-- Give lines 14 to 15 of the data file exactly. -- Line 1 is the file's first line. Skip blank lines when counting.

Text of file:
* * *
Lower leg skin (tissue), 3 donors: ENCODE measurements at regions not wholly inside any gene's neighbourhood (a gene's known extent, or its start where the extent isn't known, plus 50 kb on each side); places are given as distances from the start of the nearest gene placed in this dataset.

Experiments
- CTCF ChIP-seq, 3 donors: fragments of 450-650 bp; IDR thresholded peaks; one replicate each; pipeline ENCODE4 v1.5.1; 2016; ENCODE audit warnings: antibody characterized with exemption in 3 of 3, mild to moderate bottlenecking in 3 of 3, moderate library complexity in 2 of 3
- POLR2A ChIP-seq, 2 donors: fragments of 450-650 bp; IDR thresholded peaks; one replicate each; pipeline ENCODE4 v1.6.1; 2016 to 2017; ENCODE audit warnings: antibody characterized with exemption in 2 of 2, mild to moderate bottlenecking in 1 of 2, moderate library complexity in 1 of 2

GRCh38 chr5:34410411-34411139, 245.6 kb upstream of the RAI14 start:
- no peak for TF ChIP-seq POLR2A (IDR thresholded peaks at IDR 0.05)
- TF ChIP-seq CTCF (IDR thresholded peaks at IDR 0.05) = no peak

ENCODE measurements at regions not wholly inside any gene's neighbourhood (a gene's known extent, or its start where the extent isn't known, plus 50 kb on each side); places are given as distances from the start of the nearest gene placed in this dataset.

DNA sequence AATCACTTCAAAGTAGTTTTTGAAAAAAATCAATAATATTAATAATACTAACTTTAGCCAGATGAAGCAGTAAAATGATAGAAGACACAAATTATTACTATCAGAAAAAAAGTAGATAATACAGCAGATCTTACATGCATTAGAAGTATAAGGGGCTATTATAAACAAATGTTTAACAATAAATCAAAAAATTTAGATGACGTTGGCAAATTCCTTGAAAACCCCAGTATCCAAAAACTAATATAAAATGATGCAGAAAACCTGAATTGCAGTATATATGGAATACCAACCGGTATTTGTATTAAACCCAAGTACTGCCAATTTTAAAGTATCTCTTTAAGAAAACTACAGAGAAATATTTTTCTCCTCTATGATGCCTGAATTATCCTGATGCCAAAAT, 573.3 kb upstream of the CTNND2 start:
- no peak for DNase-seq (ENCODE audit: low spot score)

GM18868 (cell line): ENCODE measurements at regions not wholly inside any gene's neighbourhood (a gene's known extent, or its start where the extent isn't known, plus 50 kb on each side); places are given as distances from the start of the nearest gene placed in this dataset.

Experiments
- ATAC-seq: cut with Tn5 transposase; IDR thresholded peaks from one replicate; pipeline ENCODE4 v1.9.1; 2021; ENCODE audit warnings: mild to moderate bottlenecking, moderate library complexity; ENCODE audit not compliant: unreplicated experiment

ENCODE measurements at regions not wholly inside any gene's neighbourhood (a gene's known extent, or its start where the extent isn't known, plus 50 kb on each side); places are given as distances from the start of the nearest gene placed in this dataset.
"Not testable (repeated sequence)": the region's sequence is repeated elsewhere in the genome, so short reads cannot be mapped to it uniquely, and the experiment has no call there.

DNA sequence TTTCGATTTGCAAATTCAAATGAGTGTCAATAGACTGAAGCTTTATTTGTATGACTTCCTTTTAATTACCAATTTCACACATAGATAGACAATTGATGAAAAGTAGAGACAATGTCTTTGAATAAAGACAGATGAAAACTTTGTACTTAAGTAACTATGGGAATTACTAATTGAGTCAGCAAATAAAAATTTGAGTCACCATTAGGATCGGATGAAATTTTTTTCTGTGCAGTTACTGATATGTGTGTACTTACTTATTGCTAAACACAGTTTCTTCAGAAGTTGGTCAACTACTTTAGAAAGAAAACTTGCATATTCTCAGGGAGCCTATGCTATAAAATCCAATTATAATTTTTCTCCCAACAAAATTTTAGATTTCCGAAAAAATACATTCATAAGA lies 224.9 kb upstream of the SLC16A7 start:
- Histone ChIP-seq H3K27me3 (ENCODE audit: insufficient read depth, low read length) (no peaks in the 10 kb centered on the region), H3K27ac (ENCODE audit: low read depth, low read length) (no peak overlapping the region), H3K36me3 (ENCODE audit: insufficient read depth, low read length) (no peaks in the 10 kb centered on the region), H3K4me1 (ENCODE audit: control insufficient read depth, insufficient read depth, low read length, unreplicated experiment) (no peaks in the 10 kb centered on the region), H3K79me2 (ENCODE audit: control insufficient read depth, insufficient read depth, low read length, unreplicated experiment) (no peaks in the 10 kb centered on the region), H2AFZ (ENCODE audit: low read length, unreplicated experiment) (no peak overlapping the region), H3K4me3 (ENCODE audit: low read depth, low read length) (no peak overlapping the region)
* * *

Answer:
ENCODE measurements at regions not wholly inside any gene's neighbourhood (a gene's known extent, or its start where the extent isn't known, plus 50 kb on each side); places are given as distances from the start of the nearest gene placed in this dataset.
"Not testable (repeated sequence)": the region's sequence is repeated elsewhere in the genome, so short reads cannot be mapped to it uniquely, and the experiment has no call there.